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Jackson v. Office of Mayor of District of Columbia

United States Court of Appeals, District of Columbia Circuit

December 28, 2018

Clarence Jackson, Appellant
v.
Office of the Mayor of the District of Columbia and District of Columbia Court of Appeals Admissions Committee, Appellees

          Argued November 6, 2018

          Appeal from the United States District Court for the District of Columbia (No. 1:16-cv-02049)

          Sarah G. Boyce, appointed by the court, argued the cause on behalf of the amicus curiae in support of the appellant. Chad I. Golder, appointed by the court, was with her on brief.

          Clarence Jackson, pro se, was on brief for the appellant.

          Lucy E. Pittman, Assistant Attorney General, Office of the Attorney General for the District of Columbia, argued the cause for the appellees. Karl A. Racine, Attorney General, Loren L. AliKhan, Solicitor General, and Caroline S. Van Zile, Deputy Solicitor General, were with her on brief.

          Before: Henderson, Griffith and Wilkins, Circuit Judges.

          OPINION

          Karen LeCraft Henderson, Circuit Judge.

         In 2010, the District of Columbia Court of Appeals Committee on Admissions ("Committee") denied Clarence Jackson's application to sit for the D.C. Bar Examination ("Bar"). Since then, Jackson has challenged that decision and, in turn, the handling of his challenge. His case reached the federal district court in 2016. The district court dismissed his complaint based on three alternative doctrines: the Rooker-Feldman doctrine, the Younger abstention doctrine and the doctrine of res judicata. Because none of the three doctrines applies, we reverse.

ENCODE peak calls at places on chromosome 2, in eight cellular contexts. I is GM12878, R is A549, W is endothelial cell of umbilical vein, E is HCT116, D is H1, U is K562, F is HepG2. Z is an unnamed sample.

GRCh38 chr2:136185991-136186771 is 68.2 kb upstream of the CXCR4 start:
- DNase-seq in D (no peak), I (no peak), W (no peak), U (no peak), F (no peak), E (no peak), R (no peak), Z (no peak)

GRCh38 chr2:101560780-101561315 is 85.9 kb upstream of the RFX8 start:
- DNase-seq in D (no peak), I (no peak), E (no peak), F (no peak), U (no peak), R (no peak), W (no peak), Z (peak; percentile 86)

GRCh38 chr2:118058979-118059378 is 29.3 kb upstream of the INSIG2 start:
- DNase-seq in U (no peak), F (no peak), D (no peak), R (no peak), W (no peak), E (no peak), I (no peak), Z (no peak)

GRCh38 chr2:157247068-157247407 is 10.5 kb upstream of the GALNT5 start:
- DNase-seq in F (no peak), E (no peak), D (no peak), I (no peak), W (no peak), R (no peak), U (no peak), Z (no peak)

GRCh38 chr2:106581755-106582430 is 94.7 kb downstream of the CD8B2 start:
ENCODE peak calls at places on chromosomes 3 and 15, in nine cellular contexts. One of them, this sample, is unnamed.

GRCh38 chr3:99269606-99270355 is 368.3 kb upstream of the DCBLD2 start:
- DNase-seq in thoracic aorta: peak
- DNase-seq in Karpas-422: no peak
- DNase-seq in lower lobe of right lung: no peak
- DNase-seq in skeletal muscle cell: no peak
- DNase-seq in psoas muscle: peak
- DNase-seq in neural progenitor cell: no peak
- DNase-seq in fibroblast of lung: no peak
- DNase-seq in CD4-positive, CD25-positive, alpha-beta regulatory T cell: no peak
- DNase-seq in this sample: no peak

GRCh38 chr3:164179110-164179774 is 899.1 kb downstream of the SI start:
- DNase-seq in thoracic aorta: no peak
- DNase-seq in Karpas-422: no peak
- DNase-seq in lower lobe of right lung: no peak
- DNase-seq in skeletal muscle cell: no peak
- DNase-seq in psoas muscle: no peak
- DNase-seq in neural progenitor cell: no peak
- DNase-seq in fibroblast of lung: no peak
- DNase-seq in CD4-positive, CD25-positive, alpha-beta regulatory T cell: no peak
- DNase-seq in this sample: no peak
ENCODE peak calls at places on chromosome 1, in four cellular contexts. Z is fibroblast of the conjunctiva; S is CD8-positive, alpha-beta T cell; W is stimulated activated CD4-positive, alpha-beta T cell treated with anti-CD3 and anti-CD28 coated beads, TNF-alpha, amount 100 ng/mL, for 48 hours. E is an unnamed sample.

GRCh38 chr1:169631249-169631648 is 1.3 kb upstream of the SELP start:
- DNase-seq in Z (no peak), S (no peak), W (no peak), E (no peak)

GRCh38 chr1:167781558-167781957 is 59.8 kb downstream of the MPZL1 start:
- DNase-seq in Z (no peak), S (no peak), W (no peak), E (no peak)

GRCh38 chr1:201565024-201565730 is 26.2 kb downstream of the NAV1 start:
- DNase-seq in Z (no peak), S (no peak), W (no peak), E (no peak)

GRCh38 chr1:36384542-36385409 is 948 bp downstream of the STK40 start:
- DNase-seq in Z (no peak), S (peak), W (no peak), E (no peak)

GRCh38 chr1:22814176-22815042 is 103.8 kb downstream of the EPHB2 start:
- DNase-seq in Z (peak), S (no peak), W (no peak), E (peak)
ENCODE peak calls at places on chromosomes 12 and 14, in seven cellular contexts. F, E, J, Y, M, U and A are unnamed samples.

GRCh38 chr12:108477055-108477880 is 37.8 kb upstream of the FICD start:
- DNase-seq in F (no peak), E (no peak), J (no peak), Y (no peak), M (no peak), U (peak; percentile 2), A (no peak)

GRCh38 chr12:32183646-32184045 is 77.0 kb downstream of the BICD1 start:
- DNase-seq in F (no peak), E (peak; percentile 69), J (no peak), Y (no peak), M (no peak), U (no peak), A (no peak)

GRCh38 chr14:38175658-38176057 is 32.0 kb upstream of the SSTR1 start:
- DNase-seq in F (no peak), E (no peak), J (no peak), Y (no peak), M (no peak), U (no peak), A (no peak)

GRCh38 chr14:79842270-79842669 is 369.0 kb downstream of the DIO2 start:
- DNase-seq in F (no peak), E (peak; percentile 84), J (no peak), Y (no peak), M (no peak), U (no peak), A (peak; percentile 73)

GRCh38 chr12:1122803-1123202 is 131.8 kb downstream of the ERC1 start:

I.

         Clarence Jackson sat unsuccessfully for the Bar four times. In 2010, he applied to sit a fifth time. He failed to pay the required fees or to provide proof of law school graduation and the Committee denied his application.

         Five years later, Jackson sued the Committee in the D.C. Superior Court ("State Complaint"). He alleged that the denial of his application violated the Fourteenth Amendment to the United States Constitution, constituted a breach of contract and resulted in the intentional infliction of emotional distress. On April 1, 2016, the Superior Court granted without explanation the Committee's motion to dismiss the State Complaint.

         On or around April 5, 2016, Jackson submitted a petition to the D.C. Mayor's Office in an apparent attempt to seek review of the decision denying him a further opportunity to take the bar exam. The Mayor's Office denied his petition on the ground that he had already filed a lawsuit making the same claim. Jackson then petitioned for review in the D.C. Court of Appeals, but his petition was denied as untimely.

         On April 7, 2016, Jackson asked the Superior Court to explain why it dismissed the State Complaint. The request remained pending for more than one year.

         In the interim, Jackson filed the instant complaint ("Federal Complaint"). This time Jackson sued both the Committee and the Mayor's Office ("Defendants"). He alleged that the denial of his application and the rejection of his challenge to that denial violated the Sixth, Thirteenth and Fourteenth Amendments, 0F [1] as well as the Americans with Disabilities Act of 1990, 42 U.S.C. § 12101 et seq. He also reasserted his breach of contract and intentional infliction of emotional distress claims and asserted a claim for negligent infliction of emotional distress. In March 2017, the district court granted the Defendants' motion to dismiss the Federal Complaint. The district court construed the Federal Complaint as a suit against the District and characterized the claims contained therein as "effectively the same as those advanced [in the ...


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